When Mighty No. 9 was announced as a Kickstarter campaign by Mega Man creator Keiji Inafune, fans rejoiced at the idea of seeing Inafune bring back his creation (sort of) since Capcom is currently asleep at the wheel in that department. After numerous delays and countless negative reports and Kickstarter backers getting burned, Mighty No. 9 is here, but, unfortunately, it’s anything but mighty.
Mighty No. 9 follows the basic recipe for a Mega Man game. You’ll start with an intro stage, fight 8 evil robots while picking the order you wish to defeat them in, and then ultimately go to the final stage to finish the game. Instead of being Mega Man, you play as Beck. The Pepsi to Mega Man’s Coke, if you will. Beck is on a mission to save his fellow robots (the aforementioned 8 evil robots) who have gone crazy and are holed up in their respective stages with other crazy robots. While it has the basic recipe, it seems like someone at Comcept kept saying, “wouldn’t it be great if we add ****?” With this happening, the simple delicious blue bomber recipe soon turns into a stew filled with a mountain full of ingredients but a lack of a focused taste.
Mighty No. 9’s biggest change in combat from a traditional Mega Man game is the ability to dash into damaged enemies to collect power to use for yourself. This is actually a really cool idea and it rewards players for taking out enemies quickly and without getting hit. Certainly a nice challenge for players looking to climb to the quickest clear times.
Level design in Mighty No. 9 is boring and seems slapped together. Not to mention the overall look of Mighty No. 9 lacks any real personality. Environments are lifeless and the game doesn’t look good by any stretch of the imagination. This looks like a circa-2007 Xbox Live Arcade game, not something I’m playing almost a decade after that.
Even with a story mode here that’s fully voice acted, it’s pretty poor work. Characters have half-assed delivery and the lines they have to read are just…off. I can appreciate the effort to flesh out a story in this style of game, but when it’s not done well like this, it’s just another issue that adds to the despair.
Mega Man was one of the first games to really nail how to introduce enemies fairly and then challenge the player to work around that mechanic. I’ve never had a death in Mega Man that felt cheap or unwarranted. Most of that was my inability to adapt and understand what the developers were telling me. In Mighty No. 9’s case, most of my deaths felt forced upon me to give a sense of difficulty – but it’s not a good thing. Mega Man was hard but if you learned the mechanics and studied enemy tendencies, you could master it. Mighty No. 9 doesn’t know how to do that at all.
Not only are levels cheap, but so are the bosses. Instead of relying on skill and acting off your feet, Bosses are repetitive and are too often invulnerable and out of reach while you have to hop around dodging their attacks. In Mighty No. 9 you can pick how many lives you want to start off each level with the maximum being 9. Often I found myself trying to just get to get to the boss with as many lives as possible without getting killed in some ridiculously cheap way. Mighty No. 9 has a sort of faux difficulty. It’s not a difficult you learn from, it’s a difficulty that you hate. One that feels like the only way to get past it is sheer luck. If you lose all your lives on the boss, then it’s all the way back to the beginning of the level with a fresh set of lives. If the game wasn’t so frustrating to get to the boss, this wouldn’t be bad. However getting to the boss with a healthy set of arbitrary lives doesn’t mean anything. Some bosses have attacks that can take out half of your health, while some even have attacks that are hard to dodge and are an instant kill. No thanks.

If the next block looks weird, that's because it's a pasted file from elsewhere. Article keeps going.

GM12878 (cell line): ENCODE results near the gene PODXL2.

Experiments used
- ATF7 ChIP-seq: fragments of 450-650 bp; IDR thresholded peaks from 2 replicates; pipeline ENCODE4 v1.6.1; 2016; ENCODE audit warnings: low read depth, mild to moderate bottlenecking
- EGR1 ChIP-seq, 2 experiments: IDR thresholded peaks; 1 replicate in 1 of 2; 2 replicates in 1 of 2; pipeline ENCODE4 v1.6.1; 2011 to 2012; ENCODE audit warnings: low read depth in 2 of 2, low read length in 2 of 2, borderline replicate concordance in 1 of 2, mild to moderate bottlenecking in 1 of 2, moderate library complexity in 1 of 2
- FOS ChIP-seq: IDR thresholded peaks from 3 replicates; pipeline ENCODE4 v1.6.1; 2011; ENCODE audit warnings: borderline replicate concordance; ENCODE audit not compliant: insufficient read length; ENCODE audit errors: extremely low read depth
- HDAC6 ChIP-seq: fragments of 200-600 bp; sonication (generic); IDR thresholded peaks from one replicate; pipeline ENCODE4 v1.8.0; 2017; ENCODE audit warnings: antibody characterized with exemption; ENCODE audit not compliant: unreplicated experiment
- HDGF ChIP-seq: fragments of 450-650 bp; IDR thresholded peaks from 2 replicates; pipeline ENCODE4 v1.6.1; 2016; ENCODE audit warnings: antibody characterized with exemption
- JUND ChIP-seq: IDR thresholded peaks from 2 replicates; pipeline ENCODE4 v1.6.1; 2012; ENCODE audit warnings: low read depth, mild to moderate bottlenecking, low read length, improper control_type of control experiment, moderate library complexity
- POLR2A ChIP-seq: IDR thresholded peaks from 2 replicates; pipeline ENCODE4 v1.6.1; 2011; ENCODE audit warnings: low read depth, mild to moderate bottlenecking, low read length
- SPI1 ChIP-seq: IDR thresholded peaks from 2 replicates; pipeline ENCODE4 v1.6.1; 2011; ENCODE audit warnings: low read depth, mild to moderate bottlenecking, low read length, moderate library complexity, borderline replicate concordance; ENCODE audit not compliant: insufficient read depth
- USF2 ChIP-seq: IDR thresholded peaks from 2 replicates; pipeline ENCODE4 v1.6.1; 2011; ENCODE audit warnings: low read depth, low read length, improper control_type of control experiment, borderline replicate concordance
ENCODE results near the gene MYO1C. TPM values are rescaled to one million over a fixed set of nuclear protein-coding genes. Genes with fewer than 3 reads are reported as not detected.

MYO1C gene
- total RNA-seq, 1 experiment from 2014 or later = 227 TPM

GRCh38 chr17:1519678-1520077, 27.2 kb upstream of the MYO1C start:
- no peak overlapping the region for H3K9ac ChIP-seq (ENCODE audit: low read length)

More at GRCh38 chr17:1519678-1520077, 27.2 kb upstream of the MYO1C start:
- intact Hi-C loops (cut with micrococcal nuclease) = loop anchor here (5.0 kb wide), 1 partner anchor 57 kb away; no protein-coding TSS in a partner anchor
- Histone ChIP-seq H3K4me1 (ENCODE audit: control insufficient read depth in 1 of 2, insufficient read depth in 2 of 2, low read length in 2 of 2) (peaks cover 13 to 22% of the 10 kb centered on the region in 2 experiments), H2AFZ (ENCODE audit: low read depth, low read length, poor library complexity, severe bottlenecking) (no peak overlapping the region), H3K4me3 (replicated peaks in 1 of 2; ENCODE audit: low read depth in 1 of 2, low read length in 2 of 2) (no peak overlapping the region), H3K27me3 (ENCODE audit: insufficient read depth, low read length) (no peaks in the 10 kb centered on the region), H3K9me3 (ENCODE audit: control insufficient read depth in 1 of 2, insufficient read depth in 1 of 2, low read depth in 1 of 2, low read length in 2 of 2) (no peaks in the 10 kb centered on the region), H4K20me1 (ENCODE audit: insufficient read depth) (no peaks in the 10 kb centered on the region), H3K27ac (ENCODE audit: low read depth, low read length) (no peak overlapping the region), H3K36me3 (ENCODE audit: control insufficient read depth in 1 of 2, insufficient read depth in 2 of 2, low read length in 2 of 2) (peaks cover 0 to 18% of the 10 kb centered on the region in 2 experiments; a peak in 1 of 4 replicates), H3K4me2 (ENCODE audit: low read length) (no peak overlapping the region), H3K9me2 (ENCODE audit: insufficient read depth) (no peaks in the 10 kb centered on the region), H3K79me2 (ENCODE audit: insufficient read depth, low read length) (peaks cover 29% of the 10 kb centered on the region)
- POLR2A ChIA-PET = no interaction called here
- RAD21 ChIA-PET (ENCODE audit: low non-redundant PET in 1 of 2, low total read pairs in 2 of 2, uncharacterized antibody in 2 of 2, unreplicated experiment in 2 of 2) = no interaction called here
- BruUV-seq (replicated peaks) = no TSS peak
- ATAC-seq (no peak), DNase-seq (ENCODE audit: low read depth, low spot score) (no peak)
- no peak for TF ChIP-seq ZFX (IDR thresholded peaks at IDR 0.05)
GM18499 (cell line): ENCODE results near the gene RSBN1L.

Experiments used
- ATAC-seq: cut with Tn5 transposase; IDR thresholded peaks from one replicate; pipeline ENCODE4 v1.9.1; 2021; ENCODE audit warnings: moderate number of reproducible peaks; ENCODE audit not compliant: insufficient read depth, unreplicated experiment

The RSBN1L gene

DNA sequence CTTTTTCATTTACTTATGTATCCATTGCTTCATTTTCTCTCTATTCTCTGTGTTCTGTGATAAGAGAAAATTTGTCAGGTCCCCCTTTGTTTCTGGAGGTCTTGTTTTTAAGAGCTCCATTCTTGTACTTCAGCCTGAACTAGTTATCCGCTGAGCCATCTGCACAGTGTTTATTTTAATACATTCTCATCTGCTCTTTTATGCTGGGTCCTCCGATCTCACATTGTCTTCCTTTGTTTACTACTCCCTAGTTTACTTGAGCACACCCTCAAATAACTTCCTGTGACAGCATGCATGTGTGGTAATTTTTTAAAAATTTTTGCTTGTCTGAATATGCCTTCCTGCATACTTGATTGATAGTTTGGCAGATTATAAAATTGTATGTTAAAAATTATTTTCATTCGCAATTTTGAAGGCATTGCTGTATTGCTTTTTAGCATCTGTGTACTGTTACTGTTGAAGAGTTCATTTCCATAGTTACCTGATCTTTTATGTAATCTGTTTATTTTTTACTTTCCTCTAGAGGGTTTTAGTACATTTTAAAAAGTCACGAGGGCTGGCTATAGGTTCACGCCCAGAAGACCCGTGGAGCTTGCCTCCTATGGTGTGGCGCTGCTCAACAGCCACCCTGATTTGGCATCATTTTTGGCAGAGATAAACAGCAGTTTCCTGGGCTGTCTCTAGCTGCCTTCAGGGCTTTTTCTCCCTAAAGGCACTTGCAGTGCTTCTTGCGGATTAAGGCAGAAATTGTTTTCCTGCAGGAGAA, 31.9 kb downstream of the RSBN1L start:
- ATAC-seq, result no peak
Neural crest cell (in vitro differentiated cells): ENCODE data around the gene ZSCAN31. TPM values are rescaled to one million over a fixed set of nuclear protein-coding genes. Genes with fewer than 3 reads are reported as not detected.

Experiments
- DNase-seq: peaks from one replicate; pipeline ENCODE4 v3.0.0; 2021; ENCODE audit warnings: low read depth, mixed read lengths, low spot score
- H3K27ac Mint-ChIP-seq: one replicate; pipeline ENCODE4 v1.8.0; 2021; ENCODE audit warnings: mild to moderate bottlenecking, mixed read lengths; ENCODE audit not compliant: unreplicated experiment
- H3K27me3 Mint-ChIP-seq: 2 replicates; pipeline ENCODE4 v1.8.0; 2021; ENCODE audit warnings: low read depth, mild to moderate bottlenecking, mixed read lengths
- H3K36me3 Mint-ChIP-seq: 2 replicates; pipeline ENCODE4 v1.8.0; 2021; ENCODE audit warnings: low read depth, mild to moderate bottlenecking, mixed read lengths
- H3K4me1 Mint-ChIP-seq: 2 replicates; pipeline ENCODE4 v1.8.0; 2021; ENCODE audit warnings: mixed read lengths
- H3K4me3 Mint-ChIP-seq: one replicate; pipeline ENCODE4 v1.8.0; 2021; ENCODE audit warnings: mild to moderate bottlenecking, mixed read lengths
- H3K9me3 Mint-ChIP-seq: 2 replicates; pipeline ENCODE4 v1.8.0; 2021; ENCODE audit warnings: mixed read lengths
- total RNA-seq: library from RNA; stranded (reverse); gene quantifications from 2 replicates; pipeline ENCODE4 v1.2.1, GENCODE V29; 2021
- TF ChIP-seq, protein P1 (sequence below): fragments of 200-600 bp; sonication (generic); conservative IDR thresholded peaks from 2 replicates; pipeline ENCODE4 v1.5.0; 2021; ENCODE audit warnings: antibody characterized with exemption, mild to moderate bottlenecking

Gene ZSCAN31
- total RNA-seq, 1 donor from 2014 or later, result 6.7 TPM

What’s most unfortunate about Mighty No. 9 is that there are instances where it works. Some levels I was having fun dashing around and defeating enemies while platforming. But this a short reprieve from the reality of the game. Even when Mighty No. 9 is fun, there’s always some annoying element that slaps you in the face to remind you what you’re playing. I did appreciate the ability to map out the controls to almost any button I wanted, and I highly recommend mapping shoot to a trigger.
If Mighty No. 9 wanted to be a modern Mega Man game, it failed at doing so. If it wanted to be an evolution of Mega Man, well, it failed at that, too. As a platforming game, it’s just okay. Serviceable, but unfortunately forgettable. Mighty No. 9 takes all the fun and sense of accomplishment out of a Mega Man game and replaces it with cheap tricks and boring fights. Even with the original creator and some good ideas, Mighty No. 9 is not the Mega Man game you’re looking for.
This review is based on a review copy of the PlayStation 4 version of Mighty No. 9 by Comcept and Inti Creates. Review copy provided by Deep Silver.
- Glimpses of a good game
- Custom controls mapping
- Poor level design
- False difficulty
- Awful voice acting